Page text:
On Tuesday, a hunter was reunited with the 911 dispatcher who helped him while he was lost and injured in the woods for hours.
Dec. 31 is a day Joe Molnar won’t soon forget. It was just 27 degrees when he decided to go hunting in the rural town of Washington.
Just after 10 a.m. that day, while in a tree stand, his safety harness broke and he fell 25 feet to the icy ground below.
He couldn’t walk, but Molnar managed to call for help after dragging himself 200 feet back to his truck.
It took him an hour to go the short distance thanks to a shattered ankle, dislocated elbow, and a fractured knee.
"The screams at that point from you were, I was cringing just going ‘oh my God, this poor guy’ and wishing I could do more,” said Nicolette Crowe, the Litchfield County dispatcher who was on the phone with Molnar.
The pair got to meet in person nearly five months after the incident.
"Please give my heartfelt thank you for everyone because there were a lot of first responders looking for me that day,” Molnar said to Crowe on Tuesday.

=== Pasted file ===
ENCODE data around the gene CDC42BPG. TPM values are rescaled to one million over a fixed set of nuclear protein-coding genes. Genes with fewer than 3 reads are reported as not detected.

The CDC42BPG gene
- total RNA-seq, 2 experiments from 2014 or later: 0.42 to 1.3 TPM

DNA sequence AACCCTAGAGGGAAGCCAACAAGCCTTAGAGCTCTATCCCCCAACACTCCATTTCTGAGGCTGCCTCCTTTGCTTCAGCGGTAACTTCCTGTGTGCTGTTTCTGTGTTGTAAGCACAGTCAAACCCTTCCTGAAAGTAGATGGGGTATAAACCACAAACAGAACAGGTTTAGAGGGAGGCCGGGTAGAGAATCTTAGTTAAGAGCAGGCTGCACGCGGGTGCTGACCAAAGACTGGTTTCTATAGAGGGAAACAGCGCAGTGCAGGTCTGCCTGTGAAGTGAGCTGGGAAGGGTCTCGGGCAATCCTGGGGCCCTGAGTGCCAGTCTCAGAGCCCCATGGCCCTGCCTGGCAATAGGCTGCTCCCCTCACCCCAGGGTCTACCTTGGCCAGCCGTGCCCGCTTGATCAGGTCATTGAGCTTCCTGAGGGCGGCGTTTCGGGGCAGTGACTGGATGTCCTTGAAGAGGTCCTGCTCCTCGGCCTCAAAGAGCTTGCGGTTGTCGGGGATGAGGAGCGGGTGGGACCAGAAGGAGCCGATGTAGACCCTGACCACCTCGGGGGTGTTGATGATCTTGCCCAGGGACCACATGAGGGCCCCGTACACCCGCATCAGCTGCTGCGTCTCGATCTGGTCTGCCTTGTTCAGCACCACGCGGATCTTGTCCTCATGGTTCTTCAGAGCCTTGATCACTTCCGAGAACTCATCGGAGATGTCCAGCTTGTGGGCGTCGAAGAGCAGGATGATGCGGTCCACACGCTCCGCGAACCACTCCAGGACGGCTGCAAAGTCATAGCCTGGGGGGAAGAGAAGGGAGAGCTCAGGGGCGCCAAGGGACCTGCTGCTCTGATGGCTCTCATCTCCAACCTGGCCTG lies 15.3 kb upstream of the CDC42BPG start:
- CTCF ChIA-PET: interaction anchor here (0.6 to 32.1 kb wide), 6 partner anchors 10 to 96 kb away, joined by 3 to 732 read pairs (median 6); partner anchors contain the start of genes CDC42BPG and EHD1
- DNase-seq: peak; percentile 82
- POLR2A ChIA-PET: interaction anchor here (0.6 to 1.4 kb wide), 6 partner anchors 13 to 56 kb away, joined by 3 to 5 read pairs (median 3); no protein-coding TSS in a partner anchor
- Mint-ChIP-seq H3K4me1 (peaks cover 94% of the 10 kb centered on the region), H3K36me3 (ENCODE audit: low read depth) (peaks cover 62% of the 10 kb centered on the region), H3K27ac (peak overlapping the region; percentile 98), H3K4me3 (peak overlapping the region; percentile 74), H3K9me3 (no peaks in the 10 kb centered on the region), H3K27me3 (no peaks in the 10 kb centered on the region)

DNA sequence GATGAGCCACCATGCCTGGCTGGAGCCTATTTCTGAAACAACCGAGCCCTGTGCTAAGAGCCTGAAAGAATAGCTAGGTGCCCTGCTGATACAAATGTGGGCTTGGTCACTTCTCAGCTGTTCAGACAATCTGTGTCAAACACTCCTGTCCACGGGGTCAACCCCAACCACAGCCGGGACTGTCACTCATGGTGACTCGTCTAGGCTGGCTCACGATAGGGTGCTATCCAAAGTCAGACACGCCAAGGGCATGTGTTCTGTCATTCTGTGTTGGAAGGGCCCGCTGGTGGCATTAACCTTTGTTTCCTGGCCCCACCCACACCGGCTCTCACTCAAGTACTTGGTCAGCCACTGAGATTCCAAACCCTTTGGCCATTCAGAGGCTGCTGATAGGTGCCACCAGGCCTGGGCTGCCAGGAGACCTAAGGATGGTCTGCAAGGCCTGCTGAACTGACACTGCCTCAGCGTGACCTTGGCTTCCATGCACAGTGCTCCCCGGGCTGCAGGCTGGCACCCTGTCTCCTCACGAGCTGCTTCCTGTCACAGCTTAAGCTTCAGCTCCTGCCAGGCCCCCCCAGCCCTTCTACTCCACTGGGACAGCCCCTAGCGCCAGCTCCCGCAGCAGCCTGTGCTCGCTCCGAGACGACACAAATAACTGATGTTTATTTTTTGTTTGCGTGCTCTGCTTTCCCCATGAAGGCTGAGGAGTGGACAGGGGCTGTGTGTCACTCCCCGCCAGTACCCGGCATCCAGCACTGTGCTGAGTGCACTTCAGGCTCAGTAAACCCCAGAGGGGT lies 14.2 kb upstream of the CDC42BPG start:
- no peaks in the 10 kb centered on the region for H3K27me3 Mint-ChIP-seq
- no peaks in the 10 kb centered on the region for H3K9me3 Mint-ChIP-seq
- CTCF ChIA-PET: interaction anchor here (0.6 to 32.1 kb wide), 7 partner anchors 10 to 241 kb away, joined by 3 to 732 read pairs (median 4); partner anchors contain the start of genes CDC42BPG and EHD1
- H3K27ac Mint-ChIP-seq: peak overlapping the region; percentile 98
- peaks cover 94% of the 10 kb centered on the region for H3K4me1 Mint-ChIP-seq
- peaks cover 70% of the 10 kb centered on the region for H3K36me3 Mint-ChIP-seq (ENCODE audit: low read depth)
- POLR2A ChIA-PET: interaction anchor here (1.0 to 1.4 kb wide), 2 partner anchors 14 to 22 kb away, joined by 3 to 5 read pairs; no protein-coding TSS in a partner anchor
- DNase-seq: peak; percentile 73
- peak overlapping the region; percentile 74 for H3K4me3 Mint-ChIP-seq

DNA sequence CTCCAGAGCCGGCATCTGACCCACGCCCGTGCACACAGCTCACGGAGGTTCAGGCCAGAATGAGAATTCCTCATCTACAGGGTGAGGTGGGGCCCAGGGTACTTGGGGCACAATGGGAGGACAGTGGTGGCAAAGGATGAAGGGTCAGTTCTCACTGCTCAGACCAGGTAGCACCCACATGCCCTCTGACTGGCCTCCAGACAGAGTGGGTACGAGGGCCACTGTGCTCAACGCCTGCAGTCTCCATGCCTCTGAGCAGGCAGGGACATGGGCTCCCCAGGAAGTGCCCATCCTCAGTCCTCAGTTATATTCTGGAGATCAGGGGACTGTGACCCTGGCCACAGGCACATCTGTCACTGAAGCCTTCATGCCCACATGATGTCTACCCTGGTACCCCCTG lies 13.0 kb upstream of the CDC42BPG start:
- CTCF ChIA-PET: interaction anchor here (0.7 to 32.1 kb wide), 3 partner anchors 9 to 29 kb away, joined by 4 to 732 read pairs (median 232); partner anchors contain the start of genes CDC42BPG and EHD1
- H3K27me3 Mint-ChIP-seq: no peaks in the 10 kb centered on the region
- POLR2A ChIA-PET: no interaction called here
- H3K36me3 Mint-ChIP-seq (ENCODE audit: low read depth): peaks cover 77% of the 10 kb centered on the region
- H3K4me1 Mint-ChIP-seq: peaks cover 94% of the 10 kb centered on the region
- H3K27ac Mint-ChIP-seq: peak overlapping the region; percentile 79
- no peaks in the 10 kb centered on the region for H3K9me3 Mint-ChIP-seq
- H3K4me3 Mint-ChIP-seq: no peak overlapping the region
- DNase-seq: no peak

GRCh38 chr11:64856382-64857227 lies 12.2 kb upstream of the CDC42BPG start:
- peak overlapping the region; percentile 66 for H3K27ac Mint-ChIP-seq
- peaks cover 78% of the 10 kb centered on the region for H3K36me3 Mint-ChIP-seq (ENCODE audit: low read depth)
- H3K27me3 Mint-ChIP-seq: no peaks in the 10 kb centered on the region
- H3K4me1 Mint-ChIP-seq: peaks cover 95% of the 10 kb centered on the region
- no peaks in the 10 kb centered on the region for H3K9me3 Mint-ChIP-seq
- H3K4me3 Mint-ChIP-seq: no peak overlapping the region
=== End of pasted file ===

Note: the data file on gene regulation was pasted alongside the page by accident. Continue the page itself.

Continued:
She kept Molnar on the phone, trying to reassure him that help was on the way.
Despite Molnar’s excruciating pain, and the fact that he was suffering from hypothermia, the two managed to exchange a few jokes.
“I talked to him about hunting. I talked to him about my dog. I talked to him about anything we could possibly think of just to keep his mind off what was going on,” Crowe said.
After being flown to the hospital, Molnar spent the next week there undergoing several surgeries.
As he continues to recover, Molnar said he'll always remember Crowe’s calming presence on one of the worst days of his life.
Molnar has a long road ahead of him, including rehab and maybe even another surgery.
Despite all of this, he says it will not stop him from hunting.
To hear the full 911 call, click here.
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